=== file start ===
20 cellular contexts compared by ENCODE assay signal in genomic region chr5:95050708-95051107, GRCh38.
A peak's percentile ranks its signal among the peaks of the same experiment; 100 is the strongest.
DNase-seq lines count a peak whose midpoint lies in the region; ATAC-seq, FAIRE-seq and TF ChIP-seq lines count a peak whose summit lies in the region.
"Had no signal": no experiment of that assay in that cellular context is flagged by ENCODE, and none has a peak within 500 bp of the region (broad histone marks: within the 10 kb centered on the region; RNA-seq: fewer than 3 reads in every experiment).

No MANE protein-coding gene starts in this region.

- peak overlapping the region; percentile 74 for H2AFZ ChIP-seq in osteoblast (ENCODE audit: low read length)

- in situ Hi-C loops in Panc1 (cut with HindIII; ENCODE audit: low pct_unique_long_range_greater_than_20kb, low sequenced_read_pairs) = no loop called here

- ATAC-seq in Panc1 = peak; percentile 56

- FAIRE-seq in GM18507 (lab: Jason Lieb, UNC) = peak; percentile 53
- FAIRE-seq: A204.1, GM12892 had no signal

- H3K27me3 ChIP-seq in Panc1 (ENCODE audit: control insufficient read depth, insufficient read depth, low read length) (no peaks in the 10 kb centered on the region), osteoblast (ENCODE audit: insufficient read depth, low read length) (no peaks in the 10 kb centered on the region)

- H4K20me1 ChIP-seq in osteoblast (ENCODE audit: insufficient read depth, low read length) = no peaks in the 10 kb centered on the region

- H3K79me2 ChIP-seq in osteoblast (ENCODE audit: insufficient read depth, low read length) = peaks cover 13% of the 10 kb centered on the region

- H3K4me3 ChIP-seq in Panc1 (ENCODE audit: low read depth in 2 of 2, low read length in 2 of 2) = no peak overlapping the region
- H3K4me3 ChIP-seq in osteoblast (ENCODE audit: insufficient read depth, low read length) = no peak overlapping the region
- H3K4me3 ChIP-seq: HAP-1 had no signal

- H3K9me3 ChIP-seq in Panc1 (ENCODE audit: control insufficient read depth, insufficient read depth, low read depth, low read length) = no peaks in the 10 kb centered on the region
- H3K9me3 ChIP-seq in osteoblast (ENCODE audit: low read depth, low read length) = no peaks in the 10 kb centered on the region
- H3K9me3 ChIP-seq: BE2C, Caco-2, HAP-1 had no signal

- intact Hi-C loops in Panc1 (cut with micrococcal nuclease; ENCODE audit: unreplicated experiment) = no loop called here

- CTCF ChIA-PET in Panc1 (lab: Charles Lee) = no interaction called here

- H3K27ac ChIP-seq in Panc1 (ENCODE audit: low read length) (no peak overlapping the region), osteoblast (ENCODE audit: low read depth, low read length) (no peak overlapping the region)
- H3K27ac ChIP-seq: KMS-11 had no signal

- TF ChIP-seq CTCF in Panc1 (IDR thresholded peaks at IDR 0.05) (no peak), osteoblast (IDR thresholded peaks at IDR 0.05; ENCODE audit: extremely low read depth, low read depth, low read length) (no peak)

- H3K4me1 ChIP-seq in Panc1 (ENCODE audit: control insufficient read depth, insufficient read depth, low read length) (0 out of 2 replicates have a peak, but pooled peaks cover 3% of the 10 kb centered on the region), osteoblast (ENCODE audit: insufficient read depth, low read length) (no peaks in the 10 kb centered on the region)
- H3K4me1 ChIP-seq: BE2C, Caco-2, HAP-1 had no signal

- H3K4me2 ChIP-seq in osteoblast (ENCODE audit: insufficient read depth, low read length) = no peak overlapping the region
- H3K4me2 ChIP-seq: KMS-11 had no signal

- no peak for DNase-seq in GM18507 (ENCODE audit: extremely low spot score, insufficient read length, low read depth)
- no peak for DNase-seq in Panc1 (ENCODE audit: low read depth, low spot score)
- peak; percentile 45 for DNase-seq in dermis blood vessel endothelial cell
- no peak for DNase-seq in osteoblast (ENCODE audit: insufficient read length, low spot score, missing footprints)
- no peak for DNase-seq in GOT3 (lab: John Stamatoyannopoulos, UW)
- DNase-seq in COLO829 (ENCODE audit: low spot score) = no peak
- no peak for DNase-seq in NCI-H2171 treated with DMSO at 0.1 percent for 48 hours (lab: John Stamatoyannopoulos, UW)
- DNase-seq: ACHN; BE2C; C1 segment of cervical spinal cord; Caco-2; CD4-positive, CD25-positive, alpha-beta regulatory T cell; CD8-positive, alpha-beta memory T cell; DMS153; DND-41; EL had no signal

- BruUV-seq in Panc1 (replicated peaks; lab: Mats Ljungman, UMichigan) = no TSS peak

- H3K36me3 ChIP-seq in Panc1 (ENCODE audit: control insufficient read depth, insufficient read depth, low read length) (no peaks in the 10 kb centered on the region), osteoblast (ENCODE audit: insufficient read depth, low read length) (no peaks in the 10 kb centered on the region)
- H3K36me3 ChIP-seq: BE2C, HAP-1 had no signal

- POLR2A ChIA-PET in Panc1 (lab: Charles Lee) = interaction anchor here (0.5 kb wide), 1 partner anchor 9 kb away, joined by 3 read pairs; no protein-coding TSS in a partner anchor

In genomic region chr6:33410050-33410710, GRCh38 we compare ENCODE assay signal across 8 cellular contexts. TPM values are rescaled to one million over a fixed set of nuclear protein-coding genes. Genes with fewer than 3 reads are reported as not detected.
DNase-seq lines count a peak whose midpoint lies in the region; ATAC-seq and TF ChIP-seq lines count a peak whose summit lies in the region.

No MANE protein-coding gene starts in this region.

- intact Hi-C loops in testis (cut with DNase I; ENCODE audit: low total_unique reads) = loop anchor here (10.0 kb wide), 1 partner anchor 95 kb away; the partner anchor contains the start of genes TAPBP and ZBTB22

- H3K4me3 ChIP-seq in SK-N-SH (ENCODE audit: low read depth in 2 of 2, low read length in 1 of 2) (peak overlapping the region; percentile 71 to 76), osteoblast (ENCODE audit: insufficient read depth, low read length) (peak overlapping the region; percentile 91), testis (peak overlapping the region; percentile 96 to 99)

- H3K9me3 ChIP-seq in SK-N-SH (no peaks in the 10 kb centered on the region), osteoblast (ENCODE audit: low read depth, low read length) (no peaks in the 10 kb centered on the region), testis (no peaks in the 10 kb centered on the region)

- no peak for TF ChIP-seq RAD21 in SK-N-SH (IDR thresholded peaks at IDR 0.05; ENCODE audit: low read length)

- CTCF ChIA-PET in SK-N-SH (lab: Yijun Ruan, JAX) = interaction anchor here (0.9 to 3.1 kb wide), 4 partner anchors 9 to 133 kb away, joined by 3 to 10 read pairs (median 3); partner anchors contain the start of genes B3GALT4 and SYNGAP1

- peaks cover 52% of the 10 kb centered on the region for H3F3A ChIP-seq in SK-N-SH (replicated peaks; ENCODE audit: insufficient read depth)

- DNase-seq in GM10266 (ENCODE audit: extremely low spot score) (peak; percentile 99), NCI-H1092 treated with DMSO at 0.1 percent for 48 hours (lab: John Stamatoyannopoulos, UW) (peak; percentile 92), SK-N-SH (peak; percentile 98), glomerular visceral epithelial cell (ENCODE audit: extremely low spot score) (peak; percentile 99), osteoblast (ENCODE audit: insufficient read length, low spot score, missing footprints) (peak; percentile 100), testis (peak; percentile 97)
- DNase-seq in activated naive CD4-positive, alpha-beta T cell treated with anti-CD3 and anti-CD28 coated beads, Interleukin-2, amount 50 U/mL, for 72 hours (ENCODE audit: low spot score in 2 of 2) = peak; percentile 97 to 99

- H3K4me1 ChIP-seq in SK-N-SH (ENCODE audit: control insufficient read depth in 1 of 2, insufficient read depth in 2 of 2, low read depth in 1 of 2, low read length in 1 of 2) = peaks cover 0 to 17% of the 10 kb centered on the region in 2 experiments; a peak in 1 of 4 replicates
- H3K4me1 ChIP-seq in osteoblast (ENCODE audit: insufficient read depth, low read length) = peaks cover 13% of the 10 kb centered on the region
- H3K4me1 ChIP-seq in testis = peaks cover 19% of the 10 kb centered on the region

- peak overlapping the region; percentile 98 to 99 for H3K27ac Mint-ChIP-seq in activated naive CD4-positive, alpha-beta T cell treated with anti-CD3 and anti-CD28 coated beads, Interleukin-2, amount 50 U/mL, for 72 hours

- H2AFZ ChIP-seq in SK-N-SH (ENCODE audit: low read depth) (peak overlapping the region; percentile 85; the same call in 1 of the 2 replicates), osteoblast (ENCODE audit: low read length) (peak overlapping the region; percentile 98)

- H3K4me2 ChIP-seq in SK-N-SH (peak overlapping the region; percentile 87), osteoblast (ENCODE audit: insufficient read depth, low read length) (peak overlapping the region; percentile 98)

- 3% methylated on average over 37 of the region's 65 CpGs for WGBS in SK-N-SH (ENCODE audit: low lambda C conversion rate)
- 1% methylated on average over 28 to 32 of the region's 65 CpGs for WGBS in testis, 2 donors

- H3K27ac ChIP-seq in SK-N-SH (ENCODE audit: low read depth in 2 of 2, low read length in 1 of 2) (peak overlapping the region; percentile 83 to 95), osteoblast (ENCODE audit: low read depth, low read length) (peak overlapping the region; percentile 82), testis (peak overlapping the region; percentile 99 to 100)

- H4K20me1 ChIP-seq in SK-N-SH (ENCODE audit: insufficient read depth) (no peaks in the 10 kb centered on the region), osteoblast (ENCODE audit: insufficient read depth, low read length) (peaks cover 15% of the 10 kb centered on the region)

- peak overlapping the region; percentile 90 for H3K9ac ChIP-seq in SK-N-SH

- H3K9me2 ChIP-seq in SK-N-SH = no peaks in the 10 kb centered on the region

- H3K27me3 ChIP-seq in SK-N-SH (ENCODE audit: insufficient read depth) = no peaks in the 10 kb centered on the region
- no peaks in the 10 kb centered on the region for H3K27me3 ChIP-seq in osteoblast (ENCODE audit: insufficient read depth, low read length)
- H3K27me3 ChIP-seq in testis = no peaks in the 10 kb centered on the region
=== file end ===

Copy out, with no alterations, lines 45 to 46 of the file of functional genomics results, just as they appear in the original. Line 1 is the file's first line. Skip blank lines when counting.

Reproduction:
- H3K4me3 ChIP-seq in SK-N-SH (ENCODE audit: low read depth in 2 of 2, low read length in 1 of 2) (peak overlapping the region; percentile 71 to 76), osteoblast (ENCODE audit: insufficient read depth, low read length) (peak overlapping the region; percentile 91), testis (peak overlapping the region; percentile 96 to 99)

- H3K9me3 ChIP-seq in SK-N-SH (no peaks in the 10 kb centered on the region), osteoblast (ENCODE audit: low read depth, low read length) (no peaks in the 10 kb centered on the region), testis (no peaks in the 10 kb centered on the region)